The difference between [the P4] and the [Athlon] die size is frigging huge - AMD's Jerry Sanders III
JUMP-CUT SIX SECOND VIDEO OUTFIT Vine has finally enabled users to import video from their camera, in a big overhaul to its iOS app.
The update means that iPhone users no longer have to capture their videos in the Vine app. They can capture them using their native smartphone camera app and take their time to choose which bits to upload to Vine at a later date, no matter how many are needed or how they were shot.
"From the capture screen, you'll see a new option in the bottom left corner that lets you import a video. You can select one video or mix together several - and yes, slow-motion videos are supported," wrote the firm in a blog post.
"Whether you've imported a past video or shot a new one within the Vine app, you can edit your Vines faster and with more precision. Simply tap the scissors from the preview screen to edit your Vine and try out new tools such as the duplicate button and mute button."
There's also a new preview tool and an undo button, which - with one tap - you can preview your latest clip from the capture screen, and if you don't want to use it, you just tap the same button again to undo it.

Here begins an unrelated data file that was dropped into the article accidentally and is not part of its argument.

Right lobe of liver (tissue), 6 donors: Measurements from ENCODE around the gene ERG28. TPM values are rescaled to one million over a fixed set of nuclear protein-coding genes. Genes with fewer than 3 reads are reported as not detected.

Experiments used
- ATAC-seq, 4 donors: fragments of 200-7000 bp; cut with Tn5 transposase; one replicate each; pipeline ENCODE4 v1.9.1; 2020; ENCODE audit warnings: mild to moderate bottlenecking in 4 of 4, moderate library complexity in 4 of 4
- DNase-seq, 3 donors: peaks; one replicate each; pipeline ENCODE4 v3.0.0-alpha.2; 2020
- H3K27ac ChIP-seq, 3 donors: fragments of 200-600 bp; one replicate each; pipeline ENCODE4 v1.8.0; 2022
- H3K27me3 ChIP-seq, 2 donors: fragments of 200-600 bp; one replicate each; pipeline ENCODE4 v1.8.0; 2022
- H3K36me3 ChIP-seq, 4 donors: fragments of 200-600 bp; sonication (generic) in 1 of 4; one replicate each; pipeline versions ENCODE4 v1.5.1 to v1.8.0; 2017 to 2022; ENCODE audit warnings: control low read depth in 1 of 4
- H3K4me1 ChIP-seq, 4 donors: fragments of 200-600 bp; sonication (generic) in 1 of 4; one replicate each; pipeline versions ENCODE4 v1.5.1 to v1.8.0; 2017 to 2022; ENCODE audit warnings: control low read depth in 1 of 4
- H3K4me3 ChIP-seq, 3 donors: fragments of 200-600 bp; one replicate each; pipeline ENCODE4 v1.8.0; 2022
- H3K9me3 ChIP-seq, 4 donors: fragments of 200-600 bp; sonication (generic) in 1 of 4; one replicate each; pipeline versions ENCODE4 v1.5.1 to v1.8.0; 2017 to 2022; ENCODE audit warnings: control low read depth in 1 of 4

The social video service has also added a second layer of camera tools to the app. If you tap the wrench icon from the capture screen, this will let you access camera tools including "grid" as well as a new level called "focus lock", which now works with the front-facing camera in addition to the rear-facing camera, and "ghost mode", which shows you the last frame of your previous shot, as well as a new "torch" feature so you can shoot in low-light settings.
While the new feature rollout is available thus far only on iOS devices, Vine said the same update is coming soon to Android.
It's taken Vine, which is owned by Twitter, over 18 months since launch in January 2013 to integrate this much-requested feature, and more than a year after Instagram. But while Instagram launched its similar video function later than the Vine launch, it has allowed users to upload pre-recorded videos from the start.
Vine's announcement today is good news for dedicated users, but its unlikely that the major app update will be enough to tempt Instagram users away from its much longer 15-second jump-cut video sharing service. µ
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